How are the controls? That question always leads the way in any review of a real-time strategy game on a console system, given that guiding hundreds of units around battlefields with a gamepad can be about as pleasant as herding cats. And, unfortunately, the answer in regard to Warhammer: Battle March is: Not so good. This Xbox 360 take on the 2006 RTS Warhammer: Mark of Chaos is a straight rehash of the original PC game with gamepad controls tacked on--bad gamepad controls. This system doesn't even come close due to convoluted button combos and an unforgiving fast pace. Although the game mirrors its PC predecessor in bringing to life the armies of Games Workshop's tabletop miniatures phenomenon, too much gamepad fussing gets in the way of scrapping it up with the Empire, Orcs, and forces of Chaos.
Storm the castle! Battle March features lots of intense battlefield action, including a fair number of Helm's Deep-style moments.
It's a shame that the controls are so unwieldy, because the core game is a solid, if simplified, translation of the Warhammer universe and its rules for tabletop warfare. As with the miniatures tabletop games, the focus of Battle March is, of course, battling. Three campaigns tell the story of an invasion from the North, and you can of course play all three factions involved in that conflict: the evil Hordes of Chaos invaders, the defending troops of the Empire, and the Greenskin tribes of the orcs and goblins (a new campaign just added to the PC's Mark of Chaos in the Battle March expansion). Each side features units drawn solely from the tabletop game, from the companies of grunts that serve as shock troops to heroes that lead your armies. They aren't all depicted entirely accurately, although the attention to detail is thorough and deep enough that you won't notice unless you have a rulebook open on your desk while playing.
However, the campaigns lack depth. Missions are strung along linear paths wherein you guide your army on a straight line of battles, only stopping in at encampments every so often to purchase reinforcements, heal injured units, get troops blessed at a temple, and buy gear such as magic swords and morale-raising banners for your heroes and soldiers. There aren't any serious tactical concerns to be addressed, and all you really need to do is focus on shoring up troop numbers and buying the odd accoutrement that can turn the tide of a battle. Stories aren't really developed in the campaigns, either, which makes the overarching tale of a massive invasion and insidious plots involving every race in the Warhammer world seem awfully limp. Aside from the opening cinematic of an Empire company of troops being ambushed by Chaos warriors--a spectacular clip that also kicked off the PC game back in 2006 and remains impressive today--the missions are all introduced with bland text scrolls. Objectives generally break down to easy-to-understand tasks such as "take that hill," "defend that town," "besiege that castle," "duel that enemy hero," and "set up that artillery," so you don't need wordy cutscenes getting between you and the action. But the storytelling is so scaled-back that these text intros wreck any sense of dramatic tension and make the game seem like a cookie-cutter RTS when you're not actually in the field slaughtering your foes.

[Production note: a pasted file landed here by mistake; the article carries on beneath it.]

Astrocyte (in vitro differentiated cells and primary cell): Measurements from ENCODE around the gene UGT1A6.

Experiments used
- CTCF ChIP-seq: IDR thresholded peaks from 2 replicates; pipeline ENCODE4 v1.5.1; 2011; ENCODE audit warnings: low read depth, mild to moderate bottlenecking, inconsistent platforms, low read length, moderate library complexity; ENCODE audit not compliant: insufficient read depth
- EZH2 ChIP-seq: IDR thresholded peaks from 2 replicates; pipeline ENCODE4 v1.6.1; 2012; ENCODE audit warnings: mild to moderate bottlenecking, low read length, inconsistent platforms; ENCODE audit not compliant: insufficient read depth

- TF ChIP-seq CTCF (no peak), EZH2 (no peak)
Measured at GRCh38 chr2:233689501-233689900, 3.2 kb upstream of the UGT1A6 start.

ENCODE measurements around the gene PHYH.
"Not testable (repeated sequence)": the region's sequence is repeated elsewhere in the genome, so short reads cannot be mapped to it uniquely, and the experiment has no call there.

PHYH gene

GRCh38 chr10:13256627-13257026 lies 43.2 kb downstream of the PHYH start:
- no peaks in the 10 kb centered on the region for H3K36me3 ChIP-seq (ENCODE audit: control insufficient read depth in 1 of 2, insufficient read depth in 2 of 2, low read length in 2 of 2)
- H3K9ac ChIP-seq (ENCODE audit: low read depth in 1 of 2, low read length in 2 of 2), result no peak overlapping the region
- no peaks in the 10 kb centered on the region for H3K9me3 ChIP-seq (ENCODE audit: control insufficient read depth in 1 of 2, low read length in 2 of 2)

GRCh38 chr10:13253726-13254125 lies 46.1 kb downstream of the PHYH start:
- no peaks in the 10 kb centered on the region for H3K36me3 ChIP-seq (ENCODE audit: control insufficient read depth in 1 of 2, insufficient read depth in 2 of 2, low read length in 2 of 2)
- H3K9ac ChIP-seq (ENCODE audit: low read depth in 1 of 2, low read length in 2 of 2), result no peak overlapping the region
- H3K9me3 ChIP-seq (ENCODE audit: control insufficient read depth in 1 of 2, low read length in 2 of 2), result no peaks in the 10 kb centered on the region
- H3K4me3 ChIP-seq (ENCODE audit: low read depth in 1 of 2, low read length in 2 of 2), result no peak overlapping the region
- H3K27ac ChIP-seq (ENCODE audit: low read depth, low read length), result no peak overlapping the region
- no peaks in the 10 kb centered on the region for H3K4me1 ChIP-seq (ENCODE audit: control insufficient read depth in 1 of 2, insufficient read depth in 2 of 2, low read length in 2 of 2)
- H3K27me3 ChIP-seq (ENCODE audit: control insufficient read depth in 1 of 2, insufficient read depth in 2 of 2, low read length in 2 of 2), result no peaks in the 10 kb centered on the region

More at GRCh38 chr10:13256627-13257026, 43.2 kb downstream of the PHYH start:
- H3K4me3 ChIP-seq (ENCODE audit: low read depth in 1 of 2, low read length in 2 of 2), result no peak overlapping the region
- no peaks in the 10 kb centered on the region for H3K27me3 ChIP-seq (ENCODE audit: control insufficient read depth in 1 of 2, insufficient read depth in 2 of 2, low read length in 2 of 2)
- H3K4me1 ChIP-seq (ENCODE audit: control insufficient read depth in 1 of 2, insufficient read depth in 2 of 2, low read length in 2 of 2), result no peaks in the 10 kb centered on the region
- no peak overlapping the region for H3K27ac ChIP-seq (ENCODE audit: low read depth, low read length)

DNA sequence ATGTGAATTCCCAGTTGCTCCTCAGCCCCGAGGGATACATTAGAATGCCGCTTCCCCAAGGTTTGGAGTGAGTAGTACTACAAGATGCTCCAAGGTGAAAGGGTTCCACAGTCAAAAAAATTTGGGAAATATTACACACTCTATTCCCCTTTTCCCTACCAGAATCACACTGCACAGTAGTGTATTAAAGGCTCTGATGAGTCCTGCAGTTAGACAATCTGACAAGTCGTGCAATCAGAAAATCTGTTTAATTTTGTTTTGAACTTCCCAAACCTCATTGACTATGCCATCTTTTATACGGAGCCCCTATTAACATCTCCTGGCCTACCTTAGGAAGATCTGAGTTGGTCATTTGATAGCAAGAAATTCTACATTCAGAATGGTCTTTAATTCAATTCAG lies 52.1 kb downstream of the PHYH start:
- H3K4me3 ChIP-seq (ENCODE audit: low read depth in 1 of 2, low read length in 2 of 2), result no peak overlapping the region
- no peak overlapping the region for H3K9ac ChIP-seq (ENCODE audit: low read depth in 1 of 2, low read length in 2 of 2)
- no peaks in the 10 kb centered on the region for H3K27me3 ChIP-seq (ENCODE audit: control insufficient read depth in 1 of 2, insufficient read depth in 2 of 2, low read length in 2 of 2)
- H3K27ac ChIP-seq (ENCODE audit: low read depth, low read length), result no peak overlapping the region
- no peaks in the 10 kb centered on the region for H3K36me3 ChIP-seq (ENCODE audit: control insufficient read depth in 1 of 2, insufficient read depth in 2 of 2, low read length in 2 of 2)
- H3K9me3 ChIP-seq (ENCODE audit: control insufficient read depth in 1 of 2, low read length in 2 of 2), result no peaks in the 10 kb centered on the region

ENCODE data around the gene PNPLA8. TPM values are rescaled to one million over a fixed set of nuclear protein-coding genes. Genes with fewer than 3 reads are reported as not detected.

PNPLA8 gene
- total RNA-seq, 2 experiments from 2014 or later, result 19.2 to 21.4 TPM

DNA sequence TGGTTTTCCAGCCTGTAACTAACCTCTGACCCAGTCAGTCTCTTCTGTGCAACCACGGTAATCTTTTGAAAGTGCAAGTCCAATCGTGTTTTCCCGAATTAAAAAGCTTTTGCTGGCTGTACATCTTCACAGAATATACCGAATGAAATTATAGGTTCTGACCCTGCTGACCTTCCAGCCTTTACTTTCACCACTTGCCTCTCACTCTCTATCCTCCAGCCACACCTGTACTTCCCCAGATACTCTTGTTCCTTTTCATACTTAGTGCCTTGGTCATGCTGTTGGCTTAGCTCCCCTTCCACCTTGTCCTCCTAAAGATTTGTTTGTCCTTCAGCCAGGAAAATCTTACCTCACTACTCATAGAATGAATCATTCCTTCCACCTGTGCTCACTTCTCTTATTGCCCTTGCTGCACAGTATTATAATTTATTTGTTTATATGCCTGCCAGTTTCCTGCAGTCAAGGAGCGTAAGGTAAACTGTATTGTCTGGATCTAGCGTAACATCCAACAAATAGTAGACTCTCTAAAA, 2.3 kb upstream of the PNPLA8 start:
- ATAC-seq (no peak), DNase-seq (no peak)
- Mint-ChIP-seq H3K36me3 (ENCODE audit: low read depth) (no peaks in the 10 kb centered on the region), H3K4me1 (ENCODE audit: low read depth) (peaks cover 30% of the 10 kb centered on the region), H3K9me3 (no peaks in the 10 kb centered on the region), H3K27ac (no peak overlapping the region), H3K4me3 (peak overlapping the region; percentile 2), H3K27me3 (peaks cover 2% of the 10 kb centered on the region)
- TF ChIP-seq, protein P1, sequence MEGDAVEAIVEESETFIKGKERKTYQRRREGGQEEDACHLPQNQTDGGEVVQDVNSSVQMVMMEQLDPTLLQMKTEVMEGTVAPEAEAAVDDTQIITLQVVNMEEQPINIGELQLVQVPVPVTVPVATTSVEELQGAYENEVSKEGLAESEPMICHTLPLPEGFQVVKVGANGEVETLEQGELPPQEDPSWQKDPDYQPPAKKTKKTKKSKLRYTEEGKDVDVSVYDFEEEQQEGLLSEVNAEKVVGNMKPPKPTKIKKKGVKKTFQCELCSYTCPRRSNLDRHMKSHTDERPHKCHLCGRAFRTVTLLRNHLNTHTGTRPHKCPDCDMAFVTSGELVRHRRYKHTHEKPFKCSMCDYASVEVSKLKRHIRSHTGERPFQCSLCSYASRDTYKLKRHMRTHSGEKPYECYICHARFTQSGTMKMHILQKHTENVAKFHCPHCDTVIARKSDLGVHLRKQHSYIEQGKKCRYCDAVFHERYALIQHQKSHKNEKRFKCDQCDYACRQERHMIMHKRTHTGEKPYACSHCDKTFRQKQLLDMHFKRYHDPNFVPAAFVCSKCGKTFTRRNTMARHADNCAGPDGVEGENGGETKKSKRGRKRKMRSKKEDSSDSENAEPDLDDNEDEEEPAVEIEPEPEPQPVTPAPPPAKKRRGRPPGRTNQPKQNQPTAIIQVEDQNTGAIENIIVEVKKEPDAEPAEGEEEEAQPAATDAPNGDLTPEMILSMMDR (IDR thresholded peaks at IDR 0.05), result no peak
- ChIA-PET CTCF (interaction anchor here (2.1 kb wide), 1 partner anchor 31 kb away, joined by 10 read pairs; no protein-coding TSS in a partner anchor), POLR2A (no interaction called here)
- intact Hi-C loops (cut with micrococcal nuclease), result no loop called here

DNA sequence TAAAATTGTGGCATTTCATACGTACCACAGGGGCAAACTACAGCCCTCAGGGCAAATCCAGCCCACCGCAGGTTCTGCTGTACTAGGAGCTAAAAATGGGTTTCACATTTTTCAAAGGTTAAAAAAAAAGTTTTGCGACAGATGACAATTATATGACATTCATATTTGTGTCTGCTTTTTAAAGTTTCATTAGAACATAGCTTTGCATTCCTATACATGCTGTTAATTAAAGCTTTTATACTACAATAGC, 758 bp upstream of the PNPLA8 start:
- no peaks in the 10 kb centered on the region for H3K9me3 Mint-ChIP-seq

When you get right down to it, Warhammer: Battle March is a game that's all about the battlefield. And that's exactly where this 360 game begins to seriously lose its appeal, due to the poorly implemented gamepad control scheme. Quite simply, it's just too convoluted. Basic command and movement orders are pretty much straightforward, as is the rock-paper-scissors formula that predictably dictates that spearman fare well against mounted foes, and mages should stay at the back of the formation. Conversely, many of the actions you need to employ to win battles are not so simple. Grouping units, aligning troop columns to face a particular direction, picking a hero, and activating an item all involve complicated combo button presses using the triggers and bumpers. Considering that battles are very hurried, it's all too easy to forget what to do in the heat of the moment and lose a company of units or even a hero.